Little-known Garden Gems

It has always been a goal of Specialty Growers to carry plants that are unusual and not likely to be found in the local garden centers.  Here we are featuring a few of these garden “gems” - plants that are unknown, under-used and under-appreciated.  You’ll find some of my personal favorites in this category! 

Asclepias verticillata – Whorled Milkweed –

Gardeners are encouraged to plant milkweeds for monarch butterflies, but might not realize there are dozens of milkweed species. In fact, the common milkweed, often promoted for the monarch, makes a poor candidate for the cultivated garden due to its wild and wandering tendencies. Whorled Milkweed (aka Horsetail Milkweed) is an attractive species that deserves wider garden use. It is less aggressive, and has interesting needle-like foliage which provides textural contrast in the garden. It turns golden-yellow in fall. The clustered white flowers are fragrant and serve as a nectar source for monarchs and other butterflies. Monarchs lay eggs on the foliage, and the larvae use the leaves as a food source. This species prefers dry, infertile soil in full sun, and grows 1-2 ft tall.
 

Photo from: North Creek

Calamintha ‘Marvelette’ -

The Calamint is one of the Rodney Dangerfields of the plant world. It never gets the respect of its better-known cousin, Catmint (Nepeta). The species name, Calamintha nepeta, alludes to this relationship. Calamintha has been quietly gracing gardens for years, but has never achieved notoriety. Its subtle beauty may not command attention, but rather it complements and enhances the bolder members of the garden. The new hybrid ‘Marvelette’ has boosted this underused species to the forefront by virtue of its larger flowers, neat compact form and everblooming habit. The foliage is deliciously mint-scented (Calamintha translates to “beautiful mint”) and the flowers attract bees and beneficial insects. Unlike the true mints, Calamintha does not form runners. The clumping plants grow 8” tall and spread about a foot wide. ‘Marvelette’ is a Fleuroselect Gold Medal Award winner.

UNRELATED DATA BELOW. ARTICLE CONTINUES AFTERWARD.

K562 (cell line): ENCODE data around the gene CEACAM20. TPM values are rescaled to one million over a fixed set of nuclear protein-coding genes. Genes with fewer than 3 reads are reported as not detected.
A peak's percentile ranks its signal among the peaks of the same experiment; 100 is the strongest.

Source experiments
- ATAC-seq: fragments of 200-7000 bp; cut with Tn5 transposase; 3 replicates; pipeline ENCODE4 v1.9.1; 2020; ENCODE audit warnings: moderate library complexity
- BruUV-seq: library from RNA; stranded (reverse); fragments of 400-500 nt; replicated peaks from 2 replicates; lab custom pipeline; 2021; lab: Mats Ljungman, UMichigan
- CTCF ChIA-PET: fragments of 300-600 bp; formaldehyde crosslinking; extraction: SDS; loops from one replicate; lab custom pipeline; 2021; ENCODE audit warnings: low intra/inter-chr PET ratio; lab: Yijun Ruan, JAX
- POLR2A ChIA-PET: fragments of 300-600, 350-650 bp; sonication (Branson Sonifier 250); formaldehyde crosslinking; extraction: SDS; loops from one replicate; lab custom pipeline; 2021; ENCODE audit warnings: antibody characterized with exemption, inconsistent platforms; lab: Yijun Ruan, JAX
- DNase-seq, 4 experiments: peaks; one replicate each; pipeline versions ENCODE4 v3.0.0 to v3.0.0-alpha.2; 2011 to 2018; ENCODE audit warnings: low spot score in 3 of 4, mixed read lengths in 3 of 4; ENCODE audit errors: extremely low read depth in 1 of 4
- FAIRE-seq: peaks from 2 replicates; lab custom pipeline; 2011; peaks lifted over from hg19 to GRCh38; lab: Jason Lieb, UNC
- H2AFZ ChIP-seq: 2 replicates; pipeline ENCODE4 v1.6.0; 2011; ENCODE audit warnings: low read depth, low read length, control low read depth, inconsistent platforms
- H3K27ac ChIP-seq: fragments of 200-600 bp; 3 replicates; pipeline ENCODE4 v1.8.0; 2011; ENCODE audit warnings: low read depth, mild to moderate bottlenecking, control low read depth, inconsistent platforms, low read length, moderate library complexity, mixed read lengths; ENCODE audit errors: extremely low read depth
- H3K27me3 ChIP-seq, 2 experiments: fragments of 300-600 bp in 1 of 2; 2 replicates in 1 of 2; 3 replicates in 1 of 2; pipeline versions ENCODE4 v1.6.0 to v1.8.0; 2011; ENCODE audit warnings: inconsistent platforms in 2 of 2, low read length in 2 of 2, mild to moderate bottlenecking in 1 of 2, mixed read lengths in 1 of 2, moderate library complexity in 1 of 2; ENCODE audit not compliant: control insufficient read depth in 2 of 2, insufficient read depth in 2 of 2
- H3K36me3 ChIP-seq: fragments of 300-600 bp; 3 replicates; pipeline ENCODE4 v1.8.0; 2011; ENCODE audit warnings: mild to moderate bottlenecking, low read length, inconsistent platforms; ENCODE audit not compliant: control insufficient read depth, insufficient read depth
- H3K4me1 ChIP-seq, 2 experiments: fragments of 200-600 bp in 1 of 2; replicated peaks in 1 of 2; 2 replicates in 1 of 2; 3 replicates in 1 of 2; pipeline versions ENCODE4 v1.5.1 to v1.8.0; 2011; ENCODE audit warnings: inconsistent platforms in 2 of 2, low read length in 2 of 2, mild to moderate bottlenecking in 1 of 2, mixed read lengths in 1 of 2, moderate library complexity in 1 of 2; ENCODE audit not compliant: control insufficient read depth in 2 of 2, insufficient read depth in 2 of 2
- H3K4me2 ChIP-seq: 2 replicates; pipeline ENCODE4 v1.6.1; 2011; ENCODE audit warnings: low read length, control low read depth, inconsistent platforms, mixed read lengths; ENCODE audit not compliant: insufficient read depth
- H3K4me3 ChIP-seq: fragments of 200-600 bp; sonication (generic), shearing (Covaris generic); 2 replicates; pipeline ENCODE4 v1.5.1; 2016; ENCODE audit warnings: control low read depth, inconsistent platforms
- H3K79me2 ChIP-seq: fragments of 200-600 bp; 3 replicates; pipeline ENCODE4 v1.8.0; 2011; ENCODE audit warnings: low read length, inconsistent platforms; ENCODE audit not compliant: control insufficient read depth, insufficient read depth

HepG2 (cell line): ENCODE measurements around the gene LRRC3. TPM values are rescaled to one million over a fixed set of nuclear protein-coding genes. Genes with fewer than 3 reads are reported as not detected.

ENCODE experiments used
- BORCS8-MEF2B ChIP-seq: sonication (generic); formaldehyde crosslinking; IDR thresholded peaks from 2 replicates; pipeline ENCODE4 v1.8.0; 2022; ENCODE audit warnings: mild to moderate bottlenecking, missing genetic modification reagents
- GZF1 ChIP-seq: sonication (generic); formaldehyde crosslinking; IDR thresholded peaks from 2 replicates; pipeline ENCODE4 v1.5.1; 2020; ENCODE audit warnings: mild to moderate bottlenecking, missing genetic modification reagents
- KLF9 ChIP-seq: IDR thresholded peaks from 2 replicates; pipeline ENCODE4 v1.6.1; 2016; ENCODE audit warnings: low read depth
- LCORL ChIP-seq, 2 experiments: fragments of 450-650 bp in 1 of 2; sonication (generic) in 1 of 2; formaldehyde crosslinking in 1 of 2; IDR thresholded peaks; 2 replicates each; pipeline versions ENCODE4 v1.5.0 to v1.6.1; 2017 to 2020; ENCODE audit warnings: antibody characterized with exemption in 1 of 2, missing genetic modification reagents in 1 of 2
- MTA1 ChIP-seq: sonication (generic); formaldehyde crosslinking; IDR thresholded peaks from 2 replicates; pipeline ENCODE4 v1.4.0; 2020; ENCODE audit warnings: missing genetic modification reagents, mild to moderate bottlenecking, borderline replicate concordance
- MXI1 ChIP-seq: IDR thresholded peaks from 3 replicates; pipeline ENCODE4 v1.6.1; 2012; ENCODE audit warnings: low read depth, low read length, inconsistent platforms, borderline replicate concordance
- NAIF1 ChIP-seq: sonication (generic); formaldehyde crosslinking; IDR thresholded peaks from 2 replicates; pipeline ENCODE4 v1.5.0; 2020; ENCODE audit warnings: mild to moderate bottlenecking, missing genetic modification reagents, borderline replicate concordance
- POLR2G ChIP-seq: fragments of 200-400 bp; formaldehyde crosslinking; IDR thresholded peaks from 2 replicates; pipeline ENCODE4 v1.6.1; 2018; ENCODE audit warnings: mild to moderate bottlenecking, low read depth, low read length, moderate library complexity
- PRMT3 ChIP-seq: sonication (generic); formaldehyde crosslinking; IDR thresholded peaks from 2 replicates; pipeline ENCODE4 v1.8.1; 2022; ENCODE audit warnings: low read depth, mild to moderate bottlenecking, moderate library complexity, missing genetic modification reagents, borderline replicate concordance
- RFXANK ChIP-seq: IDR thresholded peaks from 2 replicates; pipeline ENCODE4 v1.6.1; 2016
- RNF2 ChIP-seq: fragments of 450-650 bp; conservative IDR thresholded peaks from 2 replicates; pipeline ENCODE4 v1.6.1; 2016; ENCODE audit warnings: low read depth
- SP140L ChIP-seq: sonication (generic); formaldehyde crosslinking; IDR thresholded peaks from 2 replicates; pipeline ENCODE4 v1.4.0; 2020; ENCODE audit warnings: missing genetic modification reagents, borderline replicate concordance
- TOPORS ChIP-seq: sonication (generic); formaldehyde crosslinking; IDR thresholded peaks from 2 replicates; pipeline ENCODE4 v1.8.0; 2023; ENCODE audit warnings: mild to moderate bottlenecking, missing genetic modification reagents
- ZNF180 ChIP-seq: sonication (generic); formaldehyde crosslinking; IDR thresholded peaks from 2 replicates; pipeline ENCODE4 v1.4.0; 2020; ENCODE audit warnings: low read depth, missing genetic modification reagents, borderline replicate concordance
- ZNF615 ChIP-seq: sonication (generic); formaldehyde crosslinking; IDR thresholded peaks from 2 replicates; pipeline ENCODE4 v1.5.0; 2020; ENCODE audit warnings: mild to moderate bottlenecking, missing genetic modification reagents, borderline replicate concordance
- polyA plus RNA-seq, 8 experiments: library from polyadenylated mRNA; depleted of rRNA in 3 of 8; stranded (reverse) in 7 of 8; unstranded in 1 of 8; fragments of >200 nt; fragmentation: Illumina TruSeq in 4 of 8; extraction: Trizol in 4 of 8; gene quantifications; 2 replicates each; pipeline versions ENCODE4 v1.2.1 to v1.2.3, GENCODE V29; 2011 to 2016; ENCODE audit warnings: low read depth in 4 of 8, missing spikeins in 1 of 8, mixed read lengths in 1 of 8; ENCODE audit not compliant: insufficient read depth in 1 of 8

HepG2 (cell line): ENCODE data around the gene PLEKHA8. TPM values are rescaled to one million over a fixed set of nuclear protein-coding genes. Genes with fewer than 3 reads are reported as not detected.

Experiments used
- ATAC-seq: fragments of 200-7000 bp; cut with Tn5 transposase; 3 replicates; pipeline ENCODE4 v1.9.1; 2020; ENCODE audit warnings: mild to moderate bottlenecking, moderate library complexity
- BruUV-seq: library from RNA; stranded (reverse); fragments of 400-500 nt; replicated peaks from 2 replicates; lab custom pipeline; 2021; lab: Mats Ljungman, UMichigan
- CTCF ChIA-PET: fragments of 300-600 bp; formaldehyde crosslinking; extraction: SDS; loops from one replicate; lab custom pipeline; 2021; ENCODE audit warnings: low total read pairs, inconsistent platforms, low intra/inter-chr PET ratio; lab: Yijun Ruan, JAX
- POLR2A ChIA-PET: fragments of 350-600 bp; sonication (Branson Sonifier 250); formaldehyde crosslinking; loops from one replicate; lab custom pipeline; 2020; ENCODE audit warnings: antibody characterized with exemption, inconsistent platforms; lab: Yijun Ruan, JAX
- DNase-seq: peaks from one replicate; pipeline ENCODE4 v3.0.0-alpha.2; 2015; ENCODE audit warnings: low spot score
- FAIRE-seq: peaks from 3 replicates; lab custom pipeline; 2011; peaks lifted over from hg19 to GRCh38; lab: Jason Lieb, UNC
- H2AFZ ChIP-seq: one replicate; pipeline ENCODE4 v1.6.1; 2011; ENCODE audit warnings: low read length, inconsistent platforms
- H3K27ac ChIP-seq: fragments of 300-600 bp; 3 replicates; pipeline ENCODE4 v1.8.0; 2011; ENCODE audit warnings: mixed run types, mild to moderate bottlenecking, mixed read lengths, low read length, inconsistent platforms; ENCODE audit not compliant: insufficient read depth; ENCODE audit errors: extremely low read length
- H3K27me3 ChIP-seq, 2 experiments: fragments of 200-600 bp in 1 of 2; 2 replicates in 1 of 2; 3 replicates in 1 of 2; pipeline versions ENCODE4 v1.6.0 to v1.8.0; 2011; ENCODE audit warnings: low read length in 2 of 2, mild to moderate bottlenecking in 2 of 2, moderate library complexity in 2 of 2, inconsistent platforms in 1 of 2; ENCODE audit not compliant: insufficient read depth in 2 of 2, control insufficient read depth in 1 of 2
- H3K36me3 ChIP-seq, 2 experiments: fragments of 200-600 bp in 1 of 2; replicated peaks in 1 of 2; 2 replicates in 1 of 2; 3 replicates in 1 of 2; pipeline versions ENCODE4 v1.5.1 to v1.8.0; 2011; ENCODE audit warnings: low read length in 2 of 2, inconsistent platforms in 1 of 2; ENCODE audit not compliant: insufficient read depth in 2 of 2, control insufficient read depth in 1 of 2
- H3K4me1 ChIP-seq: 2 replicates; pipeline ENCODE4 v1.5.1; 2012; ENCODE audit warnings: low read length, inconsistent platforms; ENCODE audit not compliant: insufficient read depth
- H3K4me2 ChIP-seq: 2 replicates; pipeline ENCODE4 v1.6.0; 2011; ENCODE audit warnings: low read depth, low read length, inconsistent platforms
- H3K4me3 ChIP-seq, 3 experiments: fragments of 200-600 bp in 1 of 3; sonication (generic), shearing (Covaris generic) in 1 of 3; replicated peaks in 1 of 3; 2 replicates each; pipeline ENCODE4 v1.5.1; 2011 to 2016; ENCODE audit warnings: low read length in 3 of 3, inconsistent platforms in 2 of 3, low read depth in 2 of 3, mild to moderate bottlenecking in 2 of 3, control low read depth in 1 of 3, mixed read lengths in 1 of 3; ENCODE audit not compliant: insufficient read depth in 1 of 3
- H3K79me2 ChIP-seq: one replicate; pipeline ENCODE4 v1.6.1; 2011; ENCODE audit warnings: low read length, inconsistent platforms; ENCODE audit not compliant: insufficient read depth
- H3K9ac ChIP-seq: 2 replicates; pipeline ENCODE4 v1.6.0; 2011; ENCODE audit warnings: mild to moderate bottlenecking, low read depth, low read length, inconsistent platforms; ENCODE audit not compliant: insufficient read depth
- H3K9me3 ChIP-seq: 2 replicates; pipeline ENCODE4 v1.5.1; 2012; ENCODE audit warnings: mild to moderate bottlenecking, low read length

Photo from: VanHemert

Muhlenbergia reverchonii ‘Undaunted’ -

 

Many southern gardeners are familiar with Muhly grass, where M. capillaris is a staple item. We northern gardeners have craved the amazingly full, fluffy pink plumes of Muhly grass, but lack of hardiness prevented us from growing it. With the introduction of ‘Undaunted’ we have the opportunity to grow a hardy type with similar color. Rated zone 5, the species R. reverchonii has been relatively unknown in the Midwest. ‘Undaunted’ provides a late-season display of see-through pink plumes on fine-textured clumping plants that grow 15-18” tall. It performs best in full sun and requires well-drained soil.
 

Photo from: North Creek

 

Thalictrum rochebrunianum -

 

‘Lavender Mist’ generates many comments when in bloom in our display garden here at the nursery, but few gardeners are familiar with it. This is a stately plant: references say it grows 4-6 ft tall, but in our rich moist soil in partial sun, it easily attains 8 ft. Indeed, it’s common name is Giant Meadow Rue. In August, the tops of the dark purple stems are adorned with multitudes of small charming lilac flowers with yellow centers, which dangle and sway in the breeze. The dainty maidenhair-like foliage is especially attractive in spring when it may be tinged with purple before becoming gray-green. Grow ‘Lavender Mist’ at the back of the perennial border, planted en masse, or as an accent plant in a partly shaded garden.


Photo from:
North Creek

Viola walteri ‘Silver Gem’ -

This Appalachian native violet forms a dense tidy mat of silver heart-shaped leaves attractively veined in deep green. In spring, the classic lavender violet-type flowers appear, adding to its charm. Once established, ‘Silver Gem’ makes a good drought-tolerant ground cover, but it can also be used at the front of perennial gardens to show off its beautiful foliage. We find that it is also a nice addition to hypertufa planters or other container gardens, combined with other foliage plants, such as small ferns and mini coral bells. Grows 3-5” in height.


 

Photo from: North Creek